To qualify as a true loan, a loan must be enforceable, in writing, and nondiscriminatory. It must provide for a reasonable rate of interest and substantially equal repayments quarterly or more frequently. It cannot be payable on demand.4Nevertheless, even a loan that meets those requirements is taxable as a distribution to the extent the loan amount exceeds the smallest of the following.5

  1. $50,000 less previous plan loans unpaid immediately before the new loan was issued;6
  2. $50,000 less the highest outstanding loan balance during the one-year period immediately preceding the new loan's issuance;7 or
  3. An amount equal to (a) one-half of the value of the nonforfeitable interest in the plan, less (b) the amount of previous plan loans unpaid immediately before the new loan was issued. (However, if the nonforfeitable interest in the plan is less than $20,000, the limitation is instead $10,000 less previous plan loans unpaid immediately before the new loan was issued.)8

In applying items (1) through (3) above, an employee must treat as a single plan all of the employer's qualified retirement plans (and formerly qualifying plans), including all plans of certain closely related employers. If the employer is a governmental entity, the employee must treat all the employer's plans as a single plan (whether or not they are qualified retirement plans).9

Plan loans as alternatives to loans from outside lenders

An employee about to borrow money for a financial need might consider a loan from his or her qualified defined contribution plan (hereafter "qualified plan") as a possible alternative to a loan from a commercial or other outside lender. The interest rate on the plan loan is usually lower than on a commercial loan, and the interest paid on the plan loan goes back into the employee's account. However, the employee must also consider the effect of liquidating some of the plan assets to fund the plan loan.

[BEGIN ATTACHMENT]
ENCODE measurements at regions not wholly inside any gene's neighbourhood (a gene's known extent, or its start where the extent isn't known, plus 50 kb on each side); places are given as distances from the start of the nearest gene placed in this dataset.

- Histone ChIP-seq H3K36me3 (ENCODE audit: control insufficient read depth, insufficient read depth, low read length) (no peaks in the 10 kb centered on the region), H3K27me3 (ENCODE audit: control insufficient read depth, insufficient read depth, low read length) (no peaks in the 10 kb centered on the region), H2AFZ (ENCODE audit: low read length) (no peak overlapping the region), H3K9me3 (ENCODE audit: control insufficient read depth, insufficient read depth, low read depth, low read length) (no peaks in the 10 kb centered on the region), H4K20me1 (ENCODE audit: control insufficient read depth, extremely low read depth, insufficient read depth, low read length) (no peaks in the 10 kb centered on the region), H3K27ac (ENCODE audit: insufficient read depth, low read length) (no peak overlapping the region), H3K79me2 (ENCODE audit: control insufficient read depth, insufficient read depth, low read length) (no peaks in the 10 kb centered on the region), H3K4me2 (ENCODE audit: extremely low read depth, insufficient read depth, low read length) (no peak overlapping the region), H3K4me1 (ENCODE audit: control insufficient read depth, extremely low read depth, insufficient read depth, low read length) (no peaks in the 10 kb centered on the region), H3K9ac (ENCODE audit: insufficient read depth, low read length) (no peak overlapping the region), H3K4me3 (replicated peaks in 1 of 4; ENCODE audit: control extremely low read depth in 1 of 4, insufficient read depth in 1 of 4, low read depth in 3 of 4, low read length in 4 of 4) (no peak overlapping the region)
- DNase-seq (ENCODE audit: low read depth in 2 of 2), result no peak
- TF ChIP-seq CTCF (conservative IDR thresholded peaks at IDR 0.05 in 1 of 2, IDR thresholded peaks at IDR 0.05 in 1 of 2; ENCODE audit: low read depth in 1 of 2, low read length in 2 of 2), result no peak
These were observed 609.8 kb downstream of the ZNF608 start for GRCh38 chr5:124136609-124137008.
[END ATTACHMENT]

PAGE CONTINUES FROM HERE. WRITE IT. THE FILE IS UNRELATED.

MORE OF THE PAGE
Example 1: An employee must borrow $50,000 for the purchase of an automobile for his personal use. He can borrow that amount at 7% interest from a third-party lender, with monthly repayments of $990 over a five-year term. Alternatively, he may borrow that amount at 5% interest from the $100,000 balance in his qualified plan. He must repay the plan loan by making monthly payments of $944 over the five-year term. Assume the loan from the plan will satisfy the requirements described above for a qualified plan loan.

Also assume the balance of the employee's account in his qualified plan grows at an average annual rate of 3%. Under these facts, the employee would normally choose to borrow from the plan. The employee will pay less interest on the plan loan because of its lower interest rate. In addition, the balance of the employee's account in his plan should grow faster because the loan interest rate is higher than the plan growth rate of 3%

​BORROWING FROM A QUALIFIED RETIREMENT PLAN

INCOME TAX PREPATIOON

Copyright ©​ Daniel Cullinane CPA.

CONTACT US

Daniel Cullinane CPA

25 Plaza 5 25th fl Jersey City NJ                                          phone 732-516-1648 fax 732-516-9778

MBA Taxation

Daniel Cullinane CPA

2500 Plaza 5 25th fl  Jersey City NJ 07311                                                          phone 732-516-1648  fax 732-516-9778

                 MBA TAXATION